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Variability in the management and outcomes of extremely preterm births across five European countries: a population-based cohort study

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Smith, Lucy K ; Blondel, Beatrice ; Van Reempts, Patrick ; Draper, Elizabeth S ; Manktelow, Bradley N ; Barros, Henrique ; Cuttini, Marina ; Zeitlin, Jennifer ; EPICE Research Group ; Huusom, Lene Drasbek ; Weber, Tom. / Variability in the management and outcomes of extremely preterm births across five European countries : a population-based cohort study. In: Archives of Disease in Childhood: Fetal and Neonatal Edition. 2017 ; Vol. 102, No. 5. pp. F400-F408.

Bibtex

@article{bdd0988b56d64619bfc0edb2e4b94634,
title = "Variability in the management and outcomes of extremely preterm births across five European countries: a population-based cohort study",
abstract = "OBJECTIVE: To explore international variations in the management and survival of extremely low gestational age and birthweight births.DESIGN: Area-based prospective cohort of births SETTING: 12 regions across Belgium, France, Italy, Portugal and the UK PARTICIPANTS: 1449 live births and fetal deaths between 22+0 and 25+6 weeks gestation born in 2011-2012.MAIN OUTCOME MEASURES: Percentage of births; recorded live born; provided antenatal steroids or respiratory support; surviving to discharge (with/without severe morbidities).RESULTS: The percentage of births recorded as live born was consistently low at 22 weeks and consistently high at 25 weeks but varied internationally at 23 weeks for those weighing 500 g and over (range 33%-70%) and at 24 weeks for those under 500 g (range 5%-71%). Antenatal steroids and provision of respiratory support at 22-24 weeks gestation varied between countries, but were consistently high for babies born at 25 weeks. Survival to discharge was universally poor at 22 weeks gestation (0%) and at any gestation with birth weight <500 g, irrespective of treatment provision. In contrast, births at 23 and 24 weeks weighing 500 g and over showed significant international variation in survival (23 weeks: range: 0%-25%; 24 weeks range: 21%-50%), reflecting levels of treatment provision.CONCLUSIONS: Wide international variation exists in the management and survival of extremely preterm births at 22-24 weeks gestation. Universally poor outcomes for babies at 22 weeks and for those weighing under 500 g suggest little impact of intervention and support the inclusion of birth weight along with gestational age in ethical decision-making guidelines.",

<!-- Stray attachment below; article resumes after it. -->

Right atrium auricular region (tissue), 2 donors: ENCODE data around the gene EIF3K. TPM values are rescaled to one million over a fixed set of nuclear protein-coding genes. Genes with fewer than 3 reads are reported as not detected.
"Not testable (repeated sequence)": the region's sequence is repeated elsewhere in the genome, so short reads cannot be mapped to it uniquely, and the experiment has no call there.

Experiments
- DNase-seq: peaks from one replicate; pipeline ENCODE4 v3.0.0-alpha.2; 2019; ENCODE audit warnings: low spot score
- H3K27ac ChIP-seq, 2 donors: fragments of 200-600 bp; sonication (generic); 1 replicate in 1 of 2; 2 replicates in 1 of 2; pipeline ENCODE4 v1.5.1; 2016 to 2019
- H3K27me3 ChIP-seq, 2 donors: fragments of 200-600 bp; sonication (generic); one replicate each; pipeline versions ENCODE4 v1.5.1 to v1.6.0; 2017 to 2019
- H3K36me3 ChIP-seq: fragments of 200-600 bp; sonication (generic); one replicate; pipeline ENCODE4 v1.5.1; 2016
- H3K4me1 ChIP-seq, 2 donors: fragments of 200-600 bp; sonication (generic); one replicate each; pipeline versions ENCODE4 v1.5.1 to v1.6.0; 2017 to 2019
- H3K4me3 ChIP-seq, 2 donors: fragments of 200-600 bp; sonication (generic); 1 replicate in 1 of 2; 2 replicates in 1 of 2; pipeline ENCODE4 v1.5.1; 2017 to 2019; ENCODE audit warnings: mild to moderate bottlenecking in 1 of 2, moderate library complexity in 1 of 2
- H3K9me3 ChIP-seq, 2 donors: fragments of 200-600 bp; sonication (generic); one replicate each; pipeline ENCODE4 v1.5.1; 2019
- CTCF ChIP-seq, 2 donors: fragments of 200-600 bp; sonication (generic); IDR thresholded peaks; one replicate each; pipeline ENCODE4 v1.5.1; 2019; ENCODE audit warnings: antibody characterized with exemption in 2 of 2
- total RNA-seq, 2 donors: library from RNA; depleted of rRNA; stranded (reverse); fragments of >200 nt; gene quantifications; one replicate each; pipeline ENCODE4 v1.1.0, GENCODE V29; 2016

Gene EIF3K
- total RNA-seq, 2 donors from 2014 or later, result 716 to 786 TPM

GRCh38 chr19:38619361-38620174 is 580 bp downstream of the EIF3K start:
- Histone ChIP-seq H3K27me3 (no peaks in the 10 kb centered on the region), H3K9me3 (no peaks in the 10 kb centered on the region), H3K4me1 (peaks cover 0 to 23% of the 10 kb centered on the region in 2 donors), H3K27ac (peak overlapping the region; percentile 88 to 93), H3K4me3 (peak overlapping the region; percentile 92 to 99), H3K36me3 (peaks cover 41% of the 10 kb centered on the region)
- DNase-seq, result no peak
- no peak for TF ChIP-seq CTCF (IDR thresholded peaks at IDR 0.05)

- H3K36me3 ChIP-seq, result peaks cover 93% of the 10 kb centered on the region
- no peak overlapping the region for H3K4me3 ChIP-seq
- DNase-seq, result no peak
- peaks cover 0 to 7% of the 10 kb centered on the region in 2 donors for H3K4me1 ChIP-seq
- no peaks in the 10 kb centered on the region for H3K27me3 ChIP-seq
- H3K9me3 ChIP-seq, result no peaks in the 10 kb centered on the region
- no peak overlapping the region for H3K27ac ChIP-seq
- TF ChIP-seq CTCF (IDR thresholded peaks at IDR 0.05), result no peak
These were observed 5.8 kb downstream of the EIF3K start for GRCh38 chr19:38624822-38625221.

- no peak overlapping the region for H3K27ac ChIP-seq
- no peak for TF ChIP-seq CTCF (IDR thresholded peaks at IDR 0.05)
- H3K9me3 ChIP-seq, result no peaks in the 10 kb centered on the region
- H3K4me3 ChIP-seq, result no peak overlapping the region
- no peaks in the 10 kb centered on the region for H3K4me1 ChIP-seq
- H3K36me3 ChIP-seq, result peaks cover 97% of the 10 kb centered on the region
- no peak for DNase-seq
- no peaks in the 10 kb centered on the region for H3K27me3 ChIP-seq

keywords = "Cohort Studies, Drug Utilization, Europe, Female, Gestational Age, Glucocorticoids, Humans, Infant, Infant Mortality, Infant, Extremely Low Birth Weight, Infant, Extremely Premature, Infant, Newborn, Internationality, Live Birth, Male, Pregnancy, Prenatal Care, Respiration, Artificial, Comparative Study, Journal Article",